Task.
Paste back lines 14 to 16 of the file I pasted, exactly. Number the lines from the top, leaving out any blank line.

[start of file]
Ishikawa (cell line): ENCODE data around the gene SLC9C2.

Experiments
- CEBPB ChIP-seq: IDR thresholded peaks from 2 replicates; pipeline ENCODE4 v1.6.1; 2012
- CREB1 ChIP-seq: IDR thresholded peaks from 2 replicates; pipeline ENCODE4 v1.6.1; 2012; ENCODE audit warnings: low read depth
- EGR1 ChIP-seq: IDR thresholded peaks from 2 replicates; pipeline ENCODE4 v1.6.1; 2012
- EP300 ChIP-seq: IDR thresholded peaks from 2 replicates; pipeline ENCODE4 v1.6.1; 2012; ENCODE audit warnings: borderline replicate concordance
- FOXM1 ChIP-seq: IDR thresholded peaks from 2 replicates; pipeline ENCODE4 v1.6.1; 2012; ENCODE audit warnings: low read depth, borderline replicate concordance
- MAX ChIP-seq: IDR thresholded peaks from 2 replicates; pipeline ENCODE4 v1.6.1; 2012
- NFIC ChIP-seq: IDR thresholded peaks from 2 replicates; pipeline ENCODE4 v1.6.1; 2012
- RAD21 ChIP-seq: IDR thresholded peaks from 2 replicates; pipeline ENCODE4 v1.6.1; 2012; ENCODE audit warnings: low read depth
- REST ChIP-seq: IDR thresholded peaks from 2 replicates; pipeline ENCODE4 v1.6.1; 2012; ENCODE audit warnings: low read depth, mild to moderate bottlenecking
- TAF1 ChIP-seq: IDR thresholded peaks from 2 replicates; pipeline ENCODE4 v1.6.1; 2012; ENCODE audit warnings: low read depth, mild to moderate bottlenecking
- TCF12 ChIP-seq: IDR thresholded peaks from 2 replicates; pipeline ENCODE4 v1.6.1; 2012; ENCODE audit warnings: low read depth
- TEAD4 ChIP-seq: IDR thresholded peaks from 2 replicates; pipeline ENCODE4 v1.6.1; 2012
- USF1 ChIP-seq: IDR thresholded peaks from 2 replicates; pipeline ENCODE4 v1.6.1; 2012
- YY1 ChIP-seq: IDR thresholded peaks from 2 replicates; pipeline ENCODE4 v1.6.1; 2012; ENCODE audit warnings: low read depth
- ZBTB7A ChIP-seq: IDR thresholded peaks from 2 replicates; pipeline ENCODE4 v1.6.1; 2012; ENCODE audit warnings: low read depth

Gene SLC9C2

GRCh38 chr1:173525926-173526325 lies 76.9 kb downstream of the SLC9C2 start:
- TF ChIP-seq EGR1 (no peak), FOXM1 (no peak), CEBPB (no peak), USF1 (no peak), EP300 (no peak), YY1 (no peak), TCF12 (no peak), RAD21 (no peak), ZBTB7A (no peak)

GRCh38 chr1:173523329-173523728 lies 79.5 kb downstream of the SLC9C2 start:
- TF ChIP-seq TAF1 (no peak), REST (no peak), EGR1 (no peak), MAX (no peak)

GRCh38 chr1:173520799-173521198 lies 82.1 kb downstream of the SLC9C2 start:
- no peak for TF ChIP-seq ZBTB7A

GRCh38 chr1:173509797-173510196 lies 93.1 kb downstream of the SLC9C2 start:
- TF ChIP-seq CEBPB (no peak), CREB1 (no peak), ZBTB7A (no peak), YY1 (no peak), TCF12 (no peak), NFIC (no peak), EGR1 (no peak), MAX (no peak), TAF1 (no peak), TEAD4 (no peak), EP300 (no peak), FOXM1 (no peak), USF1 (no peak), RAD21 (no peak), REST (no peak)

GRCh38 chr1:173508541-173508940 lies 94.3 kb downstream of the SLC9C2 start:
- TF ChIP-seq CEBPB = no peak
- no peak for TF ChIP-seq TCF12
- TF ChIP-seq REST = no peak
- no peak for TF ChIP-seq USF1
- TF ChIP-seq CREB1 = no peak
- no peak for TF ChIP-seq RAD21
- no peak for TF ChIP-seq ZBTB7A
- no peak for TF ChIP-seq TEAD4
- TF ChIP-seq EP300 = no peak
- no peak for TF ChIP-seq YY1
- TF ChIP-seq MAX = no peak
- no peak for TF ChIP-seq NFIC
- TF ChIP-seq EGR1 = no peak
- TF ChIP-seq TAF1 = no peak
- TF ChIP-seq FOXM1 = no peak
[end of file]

- TEAD4 ChIP-seq: IDR thresholded peaks from 2 replicates; pipeline ENCODE4 v1.6.1; 2012
- USF1 ChIP-seq: IDR thresholded peaks from 2 replicates; pipeline ENCODE4 v1.6.1; 2012
- YY1 ChIP-seq: IDR thresholded peaks from 2 replicates; pipeline ENCODE4 v1.6.1; 2012; ENCODE audit warnings: low read depth